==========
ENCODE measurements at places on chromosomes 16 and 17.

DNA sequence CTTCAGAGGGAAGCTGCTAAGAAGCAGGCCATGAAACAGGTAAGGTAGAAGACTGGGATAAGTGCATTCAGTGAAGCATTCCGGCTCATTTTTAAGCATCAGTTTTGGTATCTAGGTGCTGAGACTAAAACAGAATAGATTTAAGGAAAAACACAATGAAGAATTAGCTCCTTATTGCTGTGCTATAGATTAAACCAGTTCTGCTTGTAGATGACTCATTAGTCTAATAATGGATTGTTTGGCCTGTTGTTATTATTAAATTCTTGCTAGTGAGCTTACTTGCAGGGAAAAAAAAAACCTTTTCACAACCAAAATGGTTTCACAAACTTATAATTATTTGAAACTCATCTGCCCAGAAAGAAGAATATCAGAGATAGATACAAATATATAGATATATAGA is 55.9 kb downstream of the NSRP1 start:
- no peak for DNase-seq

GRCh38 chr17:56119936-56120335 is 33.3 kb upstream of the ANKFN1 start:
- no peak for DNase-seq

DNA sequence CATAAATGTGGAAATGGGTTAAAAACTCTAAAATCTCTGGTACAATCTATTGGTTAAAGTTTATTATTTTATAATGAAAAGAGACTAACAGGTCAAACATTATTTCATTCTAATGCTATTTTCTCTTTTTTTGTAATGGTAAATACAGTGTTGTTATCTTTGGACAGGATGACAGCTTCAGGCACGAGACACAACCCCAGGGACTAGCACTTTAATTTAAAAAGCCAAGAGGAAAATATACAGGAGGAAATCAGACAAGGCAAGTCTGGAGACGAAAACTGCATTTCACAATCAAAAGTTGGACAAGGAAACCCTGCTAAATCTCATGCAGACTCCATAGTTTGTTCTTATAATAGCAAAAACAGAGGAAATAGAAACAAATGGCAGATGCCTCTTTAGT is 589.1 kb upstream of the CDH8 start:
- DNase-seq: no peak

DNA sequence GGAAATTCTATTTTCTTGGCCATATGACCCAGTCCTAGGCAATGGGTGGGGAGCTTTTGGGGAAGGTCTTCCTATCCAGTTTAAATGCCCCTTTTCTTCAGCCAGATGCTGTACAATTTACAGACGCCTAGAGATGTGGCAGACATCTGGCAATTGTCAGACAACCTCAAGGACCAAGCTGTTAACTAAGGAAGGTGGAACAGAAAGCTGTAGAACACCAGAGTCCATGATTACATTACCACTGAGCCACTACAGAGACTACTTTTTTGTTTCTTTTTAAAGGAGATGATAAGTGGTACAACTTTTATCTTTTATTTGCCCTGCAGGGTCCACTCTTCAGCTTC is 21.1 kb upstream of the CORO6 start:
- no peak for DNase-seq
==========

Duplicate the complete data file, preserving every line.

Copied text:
ENCODE measurements at places on chromosomes 16 and 17.

DNA sequence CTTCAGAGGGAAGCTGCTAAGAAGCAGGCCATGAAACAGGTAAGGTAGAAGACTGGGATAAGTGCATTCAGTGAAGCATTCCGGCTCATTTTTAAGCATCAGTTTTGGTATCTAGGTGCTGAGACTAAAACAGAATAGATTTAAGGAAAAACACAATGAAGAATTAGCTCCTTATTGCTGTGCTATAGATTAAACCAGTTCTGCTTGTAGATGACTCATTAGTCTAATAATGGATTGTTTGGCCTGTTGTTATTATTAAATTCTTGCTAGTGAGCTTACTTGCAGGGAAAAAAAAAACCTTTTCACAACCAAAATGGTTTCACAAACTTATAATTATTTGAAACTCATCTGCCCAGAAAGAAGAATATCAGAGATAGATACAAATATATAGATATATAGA is 55.9 kb downstream of the NSRP1 start:
- no peak for DNase-seq

GRCh38 chr17:56119936-56120335 is 33.3 kb upstream of the ANKFN1 start:
- no peak for DNase-seq

DNA sequence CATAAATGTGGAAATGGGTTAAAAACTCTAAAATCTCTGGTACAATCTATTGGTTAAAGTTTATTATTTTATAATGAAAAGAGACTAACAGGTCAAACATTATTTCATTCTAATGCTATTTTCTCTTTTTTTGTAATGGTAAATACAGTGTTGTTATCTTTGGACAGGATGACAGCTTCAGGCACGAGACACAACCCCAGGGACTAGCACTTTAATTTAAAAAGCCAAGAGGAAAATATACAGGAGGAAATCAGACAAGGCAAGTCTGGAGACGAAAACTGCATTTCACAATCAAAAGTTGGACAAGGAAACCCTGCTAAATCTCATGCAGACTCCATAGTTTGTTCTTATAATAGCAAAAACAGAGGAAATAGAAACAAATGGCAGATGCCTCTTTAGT is 589.1 kb upstream of the CDH8 start:
- DNase-seq: no peak

DNA sequence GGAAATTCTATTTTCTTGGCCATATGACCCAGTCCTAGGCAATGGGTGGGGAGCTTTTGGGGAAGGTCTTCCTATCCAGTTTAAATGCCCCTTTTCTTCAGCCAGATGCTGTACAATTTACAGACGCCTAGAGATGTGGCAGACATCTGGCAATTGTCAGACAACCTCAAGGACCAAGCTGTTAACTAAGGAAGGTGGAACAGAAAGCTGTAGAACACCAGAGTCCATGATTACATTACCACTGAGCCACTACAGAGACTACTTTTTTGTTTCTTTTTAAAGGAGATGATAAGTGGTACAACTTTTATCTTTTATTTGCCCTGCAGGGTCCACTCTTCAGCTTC is 21.1 kb upstream of the CORO6 start:
- no peak for DNase-seq